Recently, one of my friends was talking about how they had trouble watching movies in their classes due to their low vision, because they had trouble focusing on the screen and often had to take breaks due to eyestrain. Another friend shared that they had the same problem and ended up watching the same movie outside of class because they had so much difficulty trying to follow along in class. However, there are several options for how to make classroom videos easier to see without impacting the viewing experience for everyone, so today I will be sharing my tips for non-intrusive accommodations for watching videos in class.
In one of the classrooms at my university, it’s difficult for students in the front row to see what is projected on the board, which can be frustrating when watching videos in class. When I mentioned this to the professor, they told the entire class that students were welcome to shift desks to be closer/further away from the screen as needed, or that we could sit on the floor on beanbag chairs and adjust seating accordingly. I ended up sitting in a beanbag chair with one of my friends right near the front and was able to see everything that was going on.
Whenever I would watch a movie with my friend in high school, I would play the movie on the TV screen and have it playing at the same time on my iPad so I could see the screen better. I’ve done this in a few college classes as well, muting the audio so it would sync with the video playing in the classroom. This was especially helpful when I had to take notes on different visuals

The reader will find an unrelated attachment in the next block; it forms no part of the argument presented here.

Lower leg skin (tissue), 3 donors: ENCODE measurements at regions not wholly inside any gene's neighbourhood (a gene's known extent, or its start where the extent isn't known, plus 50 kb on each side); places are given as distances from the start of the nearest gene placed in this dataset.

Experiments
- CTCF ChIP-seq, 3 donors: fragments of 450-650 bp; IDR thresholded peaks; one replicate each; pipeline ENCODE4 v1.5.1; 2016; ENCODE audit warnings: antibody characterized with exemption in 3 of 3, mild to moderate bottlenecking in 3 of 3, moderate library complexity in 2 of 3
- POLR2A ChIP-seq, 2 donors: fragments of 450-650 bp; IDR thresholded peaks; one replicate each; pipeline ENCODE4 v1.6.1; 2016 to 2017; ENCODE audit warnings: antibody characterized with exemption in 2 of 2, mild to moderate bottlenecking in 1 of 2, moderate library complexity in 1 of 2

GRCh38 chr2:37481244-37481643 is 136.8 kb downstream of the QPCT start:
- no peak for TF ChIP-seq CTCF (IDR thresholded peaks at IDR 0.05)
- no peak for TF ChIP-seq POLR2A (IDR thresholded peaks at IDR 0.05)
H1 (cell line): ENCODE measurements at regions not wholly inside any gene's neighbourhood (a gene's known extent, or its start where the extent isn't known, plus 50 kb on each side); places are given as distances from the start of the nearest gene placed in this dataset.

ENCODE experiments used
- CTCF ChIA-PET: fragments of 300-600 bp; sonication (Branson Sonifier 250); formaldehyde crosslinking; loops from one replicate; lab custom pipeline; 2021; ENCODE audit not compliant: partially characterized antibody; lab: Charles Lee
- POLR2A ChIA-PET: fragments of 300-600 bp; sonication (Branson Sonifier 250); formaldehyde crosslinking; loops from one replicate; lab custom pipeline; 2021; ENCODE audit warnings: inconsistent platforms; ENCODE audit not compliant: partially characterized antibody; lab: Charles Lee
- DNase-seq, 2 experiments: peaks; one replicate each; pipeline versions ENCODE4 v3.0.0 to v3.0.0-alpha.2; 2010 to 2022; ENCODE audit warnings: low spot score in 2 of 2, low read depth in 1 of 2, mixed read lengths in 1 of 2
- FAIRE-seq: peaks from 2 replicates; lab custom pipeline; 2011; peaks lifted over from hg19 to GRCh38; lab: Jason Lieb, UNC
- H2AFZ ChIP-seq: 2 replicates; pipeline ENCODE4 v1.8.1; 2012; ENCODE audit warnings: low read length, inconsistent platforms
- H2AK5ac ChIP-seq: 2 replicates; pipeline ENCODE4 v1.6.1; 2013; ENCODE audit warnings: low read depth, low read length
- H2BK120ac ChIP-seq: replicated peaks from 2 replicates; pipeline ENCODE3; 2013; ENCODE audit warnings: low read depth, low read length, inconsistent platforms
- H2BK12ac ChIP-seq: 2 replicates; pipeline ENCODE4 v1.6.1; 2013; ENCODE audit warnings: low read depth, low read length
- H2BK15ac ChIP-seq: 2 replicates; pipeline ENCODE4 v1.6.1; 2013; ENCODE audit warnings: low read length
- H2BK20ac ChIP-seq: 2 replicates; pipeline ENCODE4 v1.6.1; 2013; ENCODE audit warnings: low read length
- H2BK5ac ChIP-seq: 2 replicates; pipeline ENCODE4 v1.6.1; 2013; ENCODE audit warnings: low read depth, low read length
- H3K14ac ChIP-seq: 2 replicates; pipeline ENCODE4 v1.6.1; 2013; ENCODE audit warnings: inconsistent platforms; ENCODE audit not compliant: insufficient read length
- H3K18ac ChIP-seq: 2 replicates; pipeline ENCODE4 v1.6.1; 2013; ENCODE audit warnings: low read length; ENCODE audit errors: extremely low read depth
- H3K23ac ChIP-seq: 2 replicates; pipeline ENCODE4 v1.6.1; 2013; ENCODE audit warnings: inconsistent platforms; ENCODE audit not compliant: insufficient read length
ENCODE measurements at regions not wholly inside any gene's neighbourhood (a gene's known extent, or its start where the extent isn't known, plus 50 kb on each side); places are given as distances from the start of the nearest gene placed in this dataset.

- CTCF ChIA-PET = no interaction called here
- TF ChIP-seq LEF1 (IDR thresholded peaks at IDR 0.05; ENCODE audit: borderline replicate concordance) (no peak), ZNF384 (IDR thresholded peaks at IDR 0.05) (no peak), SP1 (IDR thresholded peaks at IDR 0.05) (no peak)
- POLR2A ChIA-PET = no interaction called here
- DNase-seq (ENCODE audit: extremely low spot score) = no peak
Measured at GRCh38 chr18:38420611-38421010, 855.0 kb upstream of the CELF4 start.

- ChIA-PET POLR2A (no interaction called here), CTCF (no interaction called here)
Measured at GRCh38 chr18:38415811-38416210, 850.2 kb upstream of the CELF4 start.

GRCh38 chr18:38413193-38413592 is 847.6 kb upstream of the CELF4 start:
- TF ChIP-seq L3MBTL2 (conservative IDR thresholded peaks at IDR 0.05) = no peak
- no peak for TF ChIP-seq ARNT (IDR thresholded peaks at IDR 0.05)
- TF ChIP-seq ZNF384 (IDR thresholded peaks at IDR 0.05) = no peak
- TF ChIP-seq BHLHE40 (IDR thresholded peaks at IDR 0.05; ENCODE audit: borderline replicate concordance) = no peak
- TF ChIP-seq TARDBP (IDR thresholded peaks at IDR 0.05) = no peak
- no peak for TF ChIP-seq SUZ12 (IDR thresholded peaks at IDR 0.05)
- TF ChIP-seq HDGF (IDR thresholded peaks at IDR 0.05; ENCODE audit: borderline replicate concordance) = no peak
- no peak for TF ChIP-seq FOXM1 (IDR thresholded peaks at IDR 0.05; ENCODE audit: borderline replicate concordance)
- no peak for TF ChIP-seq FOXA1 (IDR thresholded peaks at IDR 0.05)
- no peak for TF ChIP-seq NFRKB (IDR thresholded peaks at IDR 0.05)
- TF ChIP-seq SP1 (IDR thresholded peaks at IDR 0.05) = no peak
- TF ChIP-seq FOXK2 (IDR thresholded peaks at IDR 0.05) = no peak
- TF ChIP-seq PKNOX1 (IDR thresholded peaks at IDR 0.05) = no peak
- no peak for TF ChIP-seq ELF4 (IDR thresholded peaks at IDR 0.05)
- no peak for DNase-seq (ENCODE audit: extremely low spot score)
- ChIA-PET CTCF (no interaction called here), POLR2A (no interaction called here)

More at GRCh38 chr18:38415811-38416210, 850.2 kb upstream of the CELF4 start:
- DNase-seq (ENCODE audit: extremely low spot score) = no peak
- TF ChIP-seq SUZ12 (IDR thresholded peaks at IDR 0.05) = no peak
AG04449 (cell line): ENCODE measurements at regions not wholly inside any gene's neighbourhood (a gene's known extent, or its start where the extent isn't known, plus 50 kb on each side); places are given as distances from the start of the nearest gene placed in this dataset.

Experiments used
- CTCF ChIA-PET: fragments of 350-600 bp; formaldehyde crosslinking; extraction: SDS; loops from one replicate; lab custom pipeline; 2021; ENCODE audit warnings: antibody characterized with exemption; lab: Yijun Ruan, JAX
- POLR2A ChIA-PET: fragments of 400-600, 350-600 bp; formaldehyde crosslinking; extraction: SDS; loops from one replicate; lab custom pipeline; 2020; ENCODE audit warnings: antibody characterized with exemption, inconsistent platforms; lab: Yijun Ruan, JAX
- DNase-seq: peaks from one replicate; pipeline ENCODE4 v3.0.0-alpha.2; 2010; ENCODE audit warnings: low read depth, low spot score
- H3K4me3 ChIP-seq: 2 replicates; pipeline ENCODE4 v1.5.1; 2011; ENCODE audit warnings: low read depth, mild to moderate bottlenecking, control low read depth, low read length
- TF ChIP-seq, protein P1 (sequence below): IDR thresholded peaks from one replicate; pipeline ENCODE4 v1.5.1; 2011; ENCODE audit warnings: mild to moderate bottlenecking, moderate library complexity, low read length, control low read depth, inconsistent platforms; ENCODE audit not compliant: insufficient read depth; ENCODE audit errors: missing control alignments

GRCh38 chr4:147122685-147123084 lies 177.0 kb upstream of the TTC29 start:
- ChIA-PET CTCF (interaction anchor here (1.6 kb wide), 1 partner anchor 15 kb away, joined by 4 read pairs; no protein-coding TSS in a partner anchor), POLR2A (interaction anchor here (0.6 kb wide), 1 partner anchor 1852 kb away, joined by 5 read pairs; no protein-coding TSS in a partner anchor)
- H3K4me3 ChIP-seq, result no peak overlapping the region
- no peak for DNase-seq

Some people prefer to watch movies on a larger screen, so in these cases I would use a device like the Chromecast to mirror the screen so the video can be played on the different screen. There are other free video mirroring tools available, but I prefer to use the low-cost Chromecast since it can mirror videos without any decreased resolution and it’s easy to use as well.
On the first day of my computational social science class, my teacher showed us a video that was almost impossible for me to see. My professor noticed that I was having trouble seeing the video and suggested I sit at their computer so I could focus on the screen, which ended up working out really well. None of the other students seemed to notice or care that I was sitting at the professor’s desk, as everyone else was focused on the movie.
All of my friends have different lighting preferences for how they watch movies and videos, and lighting can have a major effect on how well they are able to see what is going on. Don’t be afraid to share your own lighting preferences and see if there is a way to adjust classroom or overhead lighting to be more or less dim.
My absolute favorite way to make videos easier to watch is by adding audio description tracks. While most videos do not have audio description by default, there are websites and organizations such as YouDescribe, the Described and Captioned Media Project, and more that allow users to access educational videos with audio description for people with visual impairments. At my college, professors can also request audio description for videos from the campus assistive technology department or specialist.
Watching videos and movies in class is a fun experience for students of all vision levels. By ensuring that people know how to make classroom videos easier to see, the watching experience can be improved for everyone and no one is left wondering what is happening onscreen or feeling left out for not being able to see the board.
By Veronica Lewis/Veronica With Four Eyes, www.veroniiiica.com